Core Beliefs Captures Ohio Derby On the outside, Joe Talamo urges Core Beliefs to overtake Irad Ortiz Jr. and Lone Sailor.

Humanitarian and Ohio Breeder/Owner Dr. Paul Gutheil Dies at 78

John Engelhardt

Dr. Paul R. Gutheil, who owned and bred Thoroughbred horses in Central Ohio for 40 years, passed away June 23 at the age of 78. He campaigned many stakes horses such as Polite Lil Sir, Brooke’s Tap Shoes, Crypto’s Twinjet, Hamlet’s Ghost and Blues Fan. His most memorable, Crypto’s Redjet, was voted Ohio Horse of the Year and

Dr. Paul Gutheil

With the Triple Crown in the history books, it is time for racing’s “second season” to begin and the 84th running of the Grade 3, $500,000 Ohio Derby on June 23 drew a talent-laden field of horses and horsemen. Predicted rains never developed and a large crowd made its way to Thistledown to see a field of 11 go in the gate for the 1 1⁄8-mile event. As expected, two-time graded stakes winner Flameaway set the early pace, but he had plenty of company along the way and tired as he entered the stretch. Lone Sailor, coming out of the Kentucky Derby and Preakness, rallied strongly along the rail with Irad Ortiz Jr. aboard and took the lead. Carrying the same momentum, Core Beliefs and jockey Joe Talamo ranged up on the outside and as they crossed the finish line, a dead-heat was not out of the question. Anxious moments ensued, and the placing judges determined it was Core Beliefs that got his nose down in the final stride after taking the overland route from post position 10. The son of Quality Road stopped the timer in 1:51.08 while recording his first stakes victory for owner Gary Broad and trainer Peter Eurton. Local hopeful Trigger Warning held on for the third spot. AMERICAN RACEHORSE • SUMMER 2018 53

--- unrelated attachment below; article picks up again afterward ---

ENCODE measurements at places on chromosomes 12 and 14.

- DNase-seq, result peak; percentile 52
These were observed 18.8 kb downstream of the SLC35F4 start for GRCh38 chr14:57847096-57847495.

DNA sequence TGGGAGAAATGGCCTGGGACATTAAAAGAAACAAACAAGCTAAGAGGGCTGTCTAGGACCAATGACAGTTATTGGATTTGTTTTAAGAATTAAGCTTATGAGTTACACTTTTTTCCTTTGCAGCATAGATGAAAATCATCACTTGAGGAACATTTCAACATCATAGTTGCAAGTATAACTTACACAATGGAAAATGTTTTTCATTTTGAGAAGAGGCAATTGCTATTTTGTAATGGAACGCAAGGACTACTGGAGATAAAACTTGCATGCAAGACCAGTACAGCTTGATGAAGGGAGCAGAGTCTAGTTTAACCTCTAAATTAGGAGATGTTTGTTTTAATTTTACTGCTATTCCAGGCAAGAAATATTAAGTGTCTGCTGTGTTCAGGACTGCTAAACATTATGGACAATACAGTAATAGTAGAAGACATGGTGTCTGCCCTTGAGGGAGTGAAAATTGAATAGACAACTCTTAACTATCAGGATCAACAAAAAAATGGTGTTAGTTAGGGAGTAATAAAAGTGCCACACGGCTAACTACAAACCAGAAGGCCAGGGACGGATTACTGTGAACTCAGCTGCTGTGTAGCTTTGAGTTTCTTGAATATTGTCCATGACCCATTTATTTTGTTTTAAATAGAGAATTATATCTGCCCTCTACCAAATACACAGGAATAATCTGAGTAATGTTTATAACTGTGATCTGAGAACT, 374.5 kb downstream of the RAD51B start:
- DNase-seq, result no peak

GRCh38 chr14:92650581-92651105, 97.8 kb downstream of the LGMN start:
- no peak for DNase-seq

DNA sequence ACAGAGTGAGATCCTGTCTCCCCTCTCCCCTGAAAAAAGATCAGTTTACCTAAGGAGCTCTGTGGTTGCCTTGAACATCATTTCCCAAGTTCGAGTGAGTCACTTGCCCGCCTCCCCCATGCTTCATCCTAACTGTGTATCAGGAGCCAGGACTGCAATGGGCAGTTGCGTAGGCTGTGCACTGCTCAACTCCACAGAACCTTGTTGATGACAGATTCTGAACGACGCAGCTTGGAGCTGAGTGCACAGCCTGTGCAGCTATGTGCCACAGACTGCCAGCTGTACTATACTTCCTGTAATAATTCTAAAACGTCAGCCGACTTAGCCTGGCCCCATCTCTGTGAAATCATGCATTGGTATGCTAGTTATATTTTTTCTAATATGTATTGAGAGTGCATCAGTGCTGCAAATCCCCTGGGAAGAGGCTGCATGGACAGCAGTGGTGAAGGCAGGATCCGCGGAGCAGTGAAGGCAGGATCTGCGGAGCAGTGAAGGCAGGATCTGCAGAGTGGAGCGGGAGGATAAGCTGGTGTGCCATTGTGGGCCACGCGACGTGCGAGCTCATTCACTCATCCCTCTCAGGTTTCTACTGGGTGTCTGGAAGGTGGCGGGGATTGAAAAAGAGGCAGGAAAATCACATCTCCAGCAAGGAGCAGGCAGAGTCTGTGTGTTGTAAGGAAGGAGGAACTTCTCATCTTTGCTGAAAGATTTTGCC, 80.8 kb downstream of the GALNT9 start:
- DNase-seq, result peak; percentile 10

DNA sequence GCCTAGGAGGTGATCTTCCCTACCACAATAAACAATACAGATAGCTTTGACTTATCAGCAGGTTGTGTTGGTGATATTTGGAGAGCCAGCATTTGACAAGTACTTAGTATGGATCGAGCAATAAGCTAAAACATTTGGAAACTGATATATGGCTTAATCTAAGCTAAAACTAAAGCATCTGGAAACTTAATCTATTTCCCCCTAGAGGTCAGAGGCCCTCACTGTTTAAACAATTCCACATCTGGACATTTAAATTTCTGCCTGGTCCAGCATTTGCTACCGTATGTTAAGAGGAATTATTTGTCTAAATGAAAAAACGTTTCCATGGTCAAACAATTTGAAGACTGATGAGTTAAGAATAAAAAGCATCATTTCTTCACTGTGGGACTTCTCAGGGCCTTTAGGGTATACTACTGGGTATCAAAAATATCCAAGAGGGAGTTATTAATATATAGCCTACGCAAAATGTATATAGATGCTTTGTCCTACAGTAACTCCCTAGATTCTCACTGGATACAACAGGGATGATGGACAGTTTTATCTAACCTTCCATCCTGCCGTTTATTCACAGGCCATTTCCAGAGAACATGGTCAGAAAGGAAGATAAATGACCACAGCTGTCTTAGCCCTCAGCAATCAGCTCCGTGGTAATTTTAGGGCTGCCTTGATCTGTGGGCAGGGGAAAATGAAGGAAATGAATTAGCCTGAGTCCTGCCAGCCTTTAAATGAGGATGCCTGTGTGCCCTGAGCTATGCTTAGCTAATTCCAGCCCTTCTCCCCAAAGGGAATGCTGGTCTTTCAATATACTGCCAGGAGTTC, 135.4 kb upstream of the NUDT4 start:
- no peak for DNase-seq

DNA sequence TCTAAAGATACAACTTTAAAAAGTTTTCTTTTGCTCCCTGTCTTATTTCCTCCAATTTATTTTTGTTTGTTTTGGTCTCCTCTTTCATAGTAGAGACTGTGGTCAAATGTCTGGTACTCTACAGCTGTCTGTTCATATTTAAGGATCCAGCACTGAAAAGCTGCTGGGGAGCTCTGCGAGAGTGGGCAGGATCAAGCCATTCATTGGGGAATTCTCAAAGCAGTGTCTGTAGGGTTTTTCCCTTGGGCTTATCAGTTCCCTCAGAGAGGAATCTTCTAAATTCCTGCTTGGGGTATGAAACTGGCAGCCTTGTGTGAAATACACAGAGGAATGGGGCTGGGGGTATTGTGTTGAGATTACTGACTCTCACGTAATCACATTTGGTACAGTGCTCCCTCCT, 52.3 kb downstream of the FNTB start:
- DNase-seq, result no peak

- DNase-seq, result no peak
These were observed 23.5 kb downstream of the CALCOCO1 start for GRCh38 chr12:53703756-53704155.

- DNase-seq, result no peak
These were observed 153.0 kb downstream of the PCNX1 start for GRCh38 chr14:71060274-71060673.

Galloping Out The ageless wonder Perry Ouzts celebrated his 64th birthday at Belterra Park on July 7 with an allowance win and a placing in the Cincinnatian Stakes. Ouzts tops the rider’s standings by 16 wins with 56 first-place finishes. He is also the central figure of an Eclipse Award-winning documentary available for viewing on YouTube titled Ironman: Perry Ouzts. Jockey Ricardo Feliciano tops the standings at Thistledown with 40 wins. The 2-year-old Ohio Player was on fire in his debut when he rallied to set a new track record for 4 1⁄2 furlongs at Belterra Park on July 6, pulling away by 7 1⁄2 lengths to stop the timer in :53.07. He is the last of the line for his sire Alphabet Soup, who retired to Old Friends following his final season as a stallion that produced Ohio Player, who was bred in Ohio by Hal Snowden Jr.


Leading Owner of Thoroughbred Racing Stock—C.R. Trout Leading Breeder of Thoroughbred Racing Stock—Center Hills Farm Leading Sire of Thoroughbred Racing Stock—Euroears Owner: James E. & Marilyn Helzer Leading Dam of Thoroughbred Racing Stock—My Stormy Elaine Owner: Clark O. Brewster Industry Service Award—Van French

Okie Diva

Dustin Orona Photography

In celebration of the 50th anniversary of his Ohio Derby win aboard Te Vega, retired jockey Mike Manganello presented the trophy. Manganello was a standout rider on the Thistledown circuit in his early days of racing and had plenty of old acquaintances stop by to greet him throughout the afternoon.

2017 Oklahoma-Bred Thoroughbred Champions

Graded Oklahoma Derby, Remington Park Oaks Highlight Remington Park Stakes Schedule